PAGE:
On Saturday, May 15, I was just 5 minutes away from leaving for our first TNT group hike when the phone rang. It was my brother Peter, telling me that our father had died early that morning. The news was not unexpected. Dad had had a heart attack a few weeks before and just hadn’t been able to bounce back. At age 88 that’s not surprising. Up until a few days before, though, I had still hoped I would be able to see him on the trip I had planned for right after school was finished. (I am a teacher.) Now I would have to make some decisions about that trip, but the first decision was whether or not to go on this hike. By the time I got off the phone with my brother I was running late for our rendezvous. Did I really want to go hiking with a group of people I hardly knew just after hearing news like this? On the other hand, I really wanted to be an active part of this hiking group, and I already knew I would miss the following week. Besides, going on a hike was such a fitting way to remember my father, who had in his lifetime invented the ubiquitous spring-loaded drawstring clamp and a variety of other innovations in climbing, skiing, and backpacking gear. Half the families in our country hauled a few generations of kids around the malls and hiking trails in a Gerry Kiddie Carrier, and my father was that Gerry.
So I decided to go. I grabbed a few last-minute things, including the wrong kind of shoes for the muddy hike I was about to experience, and drove off. I had to call partway there to let Zoe, our hiking coach, know that I would be a few minutes late, and why. I finally pulled into the parking lot and joined the group. My decision to go on the hike turned out to be the right one. What a great group of people. Everyone was friendly, sympathetic, and willing to listen to stories about growing up with Gerry. Being able to remember and share in the context of the natural world helped me gather strength for the week ahead.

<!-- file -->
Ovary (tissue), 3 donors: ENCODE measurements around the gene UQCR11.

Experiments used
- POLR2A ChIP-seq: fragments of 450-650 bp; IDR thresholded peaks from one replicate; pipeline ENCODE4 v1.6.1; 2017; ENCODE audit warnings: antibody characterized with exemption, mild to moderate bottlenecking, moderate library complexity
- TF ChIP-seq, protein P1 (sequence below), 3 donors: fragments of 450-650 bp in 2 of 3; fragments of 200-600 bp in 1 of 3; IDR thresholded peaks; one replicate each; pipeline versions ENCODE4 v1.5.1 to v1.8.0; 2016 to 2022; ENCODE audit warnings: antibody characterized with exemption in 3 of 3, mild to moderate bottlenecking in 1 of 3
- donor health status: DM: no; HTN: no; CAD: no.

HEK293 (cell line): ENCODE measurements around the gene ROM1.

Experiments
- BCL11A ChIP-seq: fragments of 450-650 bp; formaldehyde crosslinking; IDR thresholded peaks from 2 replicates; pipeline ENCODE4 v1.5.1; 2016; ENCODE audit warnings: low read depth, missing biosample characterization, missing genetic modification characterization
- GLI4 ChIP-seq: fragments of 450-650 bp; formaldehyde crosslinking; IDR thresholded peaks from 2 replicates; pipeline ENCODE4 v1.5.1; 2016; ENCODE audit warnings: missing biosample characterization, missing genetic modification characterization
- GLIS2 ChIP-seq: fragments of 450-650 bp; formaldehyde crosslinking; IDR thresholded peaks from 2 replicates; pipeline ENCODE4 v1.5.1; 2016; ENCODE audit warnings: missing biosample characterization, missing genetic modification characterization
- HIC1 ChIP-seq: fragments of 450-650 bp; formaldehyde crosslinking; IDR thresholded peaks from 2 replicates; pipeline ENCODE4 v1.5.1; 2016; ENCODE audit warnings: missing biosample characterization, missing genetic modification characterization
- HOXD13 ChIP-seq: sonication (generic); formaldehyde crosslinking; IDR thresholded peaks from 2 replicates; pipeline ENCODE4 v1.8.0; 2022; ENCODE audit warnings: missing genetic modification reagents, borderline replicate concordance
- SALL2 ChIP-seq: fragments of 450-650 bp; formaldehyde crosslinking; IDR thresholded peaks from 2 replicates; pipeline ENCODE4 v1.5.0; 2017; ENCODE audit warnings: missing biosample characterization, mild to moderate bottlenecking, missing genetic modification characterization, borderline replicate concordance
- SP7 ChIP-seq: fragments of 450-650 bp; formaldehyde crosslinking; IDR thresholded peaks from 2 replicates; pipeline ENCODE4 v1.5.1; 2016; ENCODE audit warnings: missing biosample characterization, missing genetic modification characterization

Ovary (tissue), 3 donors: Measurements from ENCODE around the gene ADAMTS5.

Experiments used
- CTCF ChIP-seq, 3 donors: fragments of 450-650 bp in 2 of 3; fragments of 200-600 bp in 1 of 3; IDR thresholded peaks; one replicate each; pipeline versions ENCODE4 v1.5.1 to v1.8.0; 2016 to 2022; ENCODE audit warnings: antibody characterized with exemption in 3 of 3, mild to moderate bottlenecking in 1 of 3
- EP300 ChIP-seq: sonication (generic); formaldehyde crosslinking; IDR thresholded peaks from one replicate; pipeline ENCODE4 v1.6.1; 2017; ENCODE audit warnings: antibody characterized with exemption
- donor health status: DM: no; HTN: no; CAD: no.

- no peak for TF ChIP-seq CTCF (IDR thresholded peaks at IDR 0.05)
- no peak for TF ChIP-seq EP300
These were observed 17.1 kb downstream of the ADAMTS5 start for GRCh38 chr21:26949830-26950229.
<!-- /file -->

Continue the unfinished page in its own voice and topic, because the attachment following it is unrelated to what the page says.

After hearing that my brother David would arrive at our family home on Wednesday, I decided to continue teaching through Friday, our last student contact day, and leave for Arizona right after school on Friday, taking off the last week of school, which for me would be mostly meetings. That way I could stay ten days before returning to teach summer school. After accomplishing the nearly impossible task of wrapping up my school year in one week instead of two, I drove to Arizona. My brothers and I have been talking and sorting and sharing ever since. As I delve into the boxes and boxes of writing, letters, and documentation of my parents’ lives that I am hauling back to Colorado I will be sharing some of that with you, my readers. I guarantee it will be an interesting story.